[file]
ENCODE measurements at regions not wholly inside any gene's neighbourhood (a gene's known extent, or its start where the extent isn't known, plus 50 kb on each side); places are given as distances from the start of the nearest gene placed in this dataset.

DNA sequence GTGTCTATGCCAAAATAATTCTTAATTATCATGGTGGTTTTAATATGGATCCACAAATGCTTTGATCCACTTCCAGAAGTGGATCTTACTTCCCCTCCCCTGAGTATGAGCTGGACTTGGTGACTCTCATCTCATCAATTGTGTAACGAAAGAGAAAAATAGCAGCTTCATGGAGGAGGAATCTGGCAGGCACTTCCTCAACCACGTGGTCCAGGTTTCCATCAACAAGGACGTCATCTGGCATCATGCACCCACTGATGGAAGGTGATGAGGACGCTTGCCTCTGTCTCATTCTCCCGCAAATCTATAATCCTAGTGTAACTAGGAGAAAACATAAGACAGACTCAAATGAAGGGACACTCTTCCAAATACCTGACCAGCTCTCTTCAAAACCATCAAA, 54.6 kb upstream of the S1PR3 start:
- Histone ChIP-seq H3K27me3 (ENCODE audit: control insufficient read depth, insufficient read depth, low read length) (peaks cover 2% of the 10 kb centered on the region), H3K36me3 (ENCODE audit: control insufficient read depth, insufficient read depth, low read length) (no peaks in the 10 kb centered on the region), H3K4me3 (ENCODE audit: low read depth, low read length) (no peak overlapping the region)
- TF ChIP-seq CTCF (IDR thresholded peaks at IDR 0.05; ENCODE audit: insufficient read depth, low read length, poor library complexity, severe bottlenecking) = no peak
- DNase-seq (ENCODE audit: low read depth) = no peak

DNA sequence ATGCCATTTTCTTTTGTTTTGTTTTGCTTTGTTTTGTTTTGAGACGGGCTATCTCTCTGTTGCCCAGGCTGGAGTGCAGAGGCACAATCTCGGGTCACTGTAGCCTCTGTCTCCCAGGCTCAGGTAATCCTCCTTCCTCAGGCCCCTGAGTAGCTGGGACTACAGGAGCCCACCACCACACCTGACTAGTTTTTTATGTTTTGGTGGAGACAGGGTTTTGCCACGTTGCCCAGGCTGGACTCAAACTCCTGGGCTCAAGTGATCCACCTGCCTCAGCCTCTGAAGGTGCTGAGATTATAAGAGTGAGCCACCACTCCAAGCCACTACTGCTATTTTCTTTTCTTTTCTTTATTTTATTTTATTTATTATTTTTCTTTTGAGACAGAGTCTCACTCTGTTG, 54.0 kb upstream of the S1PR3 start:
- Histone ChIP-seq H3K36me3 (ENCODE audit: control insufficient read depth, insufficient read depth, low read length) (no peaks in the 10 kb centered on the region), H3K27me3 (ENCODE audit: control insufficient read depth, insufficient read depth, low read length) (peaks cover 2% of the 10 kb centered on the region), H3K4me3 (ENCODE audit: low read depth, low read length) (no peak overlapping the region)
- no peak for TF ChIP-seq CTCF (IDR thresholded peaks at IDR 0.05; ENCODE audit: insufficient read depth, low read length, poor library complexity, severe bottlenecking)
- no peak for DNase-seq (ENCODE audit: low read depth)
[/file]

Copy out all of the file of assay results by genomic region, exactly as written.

ENCODE measurements at regions not wholly inside any gene's neighbourhood (a gene's known extent, or its start where the extent isn't known, plus 50 kb on each side); places are given as distances from the start of the nearest gene placed in this dataset.

DNA sequence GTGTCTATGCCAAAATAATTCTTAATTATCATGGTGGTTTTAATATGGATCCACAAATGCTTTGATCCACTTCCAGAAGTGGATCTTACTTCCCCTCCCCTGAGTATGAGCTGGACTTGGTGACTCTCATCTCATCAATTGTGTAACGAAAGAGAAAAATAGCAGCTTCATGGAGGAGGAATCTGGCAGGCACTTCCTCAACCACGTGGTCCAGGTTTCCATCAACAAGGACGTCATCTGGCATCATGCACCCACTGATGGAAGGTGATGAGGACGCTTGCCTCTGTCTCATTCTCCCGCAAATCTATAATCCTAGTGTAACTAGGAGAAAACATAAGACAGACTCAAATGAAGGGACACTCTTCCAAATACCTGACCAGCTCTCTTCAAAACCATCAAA, 54.6 kb upstream of the S1PR3 start:
- Histone ChIP-seq H3K27me3 (ENCODE audit: control insufficient read depth, insufficient read depth, low read length) (peaks cover 2% of the 10 kb centered on the region), H3K36me3 (ENCODE audit: control insufficient read depth, insufficient read depth, low read length) (no peaks in the 10 kb centered on the region), H3K4me3 (ENCODE audit: low read depth, low read length) (no peak overlapping the region)
- TF ChIP-seq CTCF (IDR thresholded peaks at IDR 0.05; ENCODE audit: insufficient read depth, low read length, poor library complexity, severe bottlenecking) = no peak
- DNase-seq (ENCODE audit: low read depth) = no peak

DNA sequence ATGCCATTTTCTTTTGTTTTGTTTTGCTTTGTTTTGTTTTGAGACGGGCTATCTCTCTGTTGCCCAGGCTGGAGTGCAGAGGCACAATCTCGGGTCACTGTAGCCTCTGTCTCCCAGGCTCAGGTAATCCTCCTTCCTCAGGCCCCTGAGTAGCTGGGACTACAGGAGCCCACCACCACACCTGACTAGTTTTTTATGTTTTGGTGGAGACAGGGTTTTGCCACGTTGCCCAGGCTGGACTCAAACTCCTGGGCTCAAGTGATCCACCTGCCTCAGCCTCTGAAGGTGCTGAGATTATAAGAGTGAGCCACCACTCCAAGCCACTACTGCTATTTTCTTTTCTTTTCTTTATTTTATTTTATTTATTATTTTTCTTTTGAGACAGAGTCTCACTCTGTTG, 54.0 kb upstream of the S1PR3 start:
- Histone ChIP-seq H3K36me3 (ENCODE audit: control insufficient read depth, insufficient read depth, low read length) (no peaks in the 10 kb centered on the region), H3K27me3 (ENCODE audit: control insufficient read depth, insufficient read depth, low read length) (peaks cover 2% of the 10 kb centered on the region), H3K4me3 (ENCODE audit: low read depth, low read length) (no peak overlapping the region)
- no peak for TF ChIP-seq CTCF (IDR thresholded peaks at IDR 0.05; ENCODE audit: insufficient read depth, low read length, poor library complexity, severe bottlenecking)
- no peak for DNase-seq (ENCODE audit: low read depth)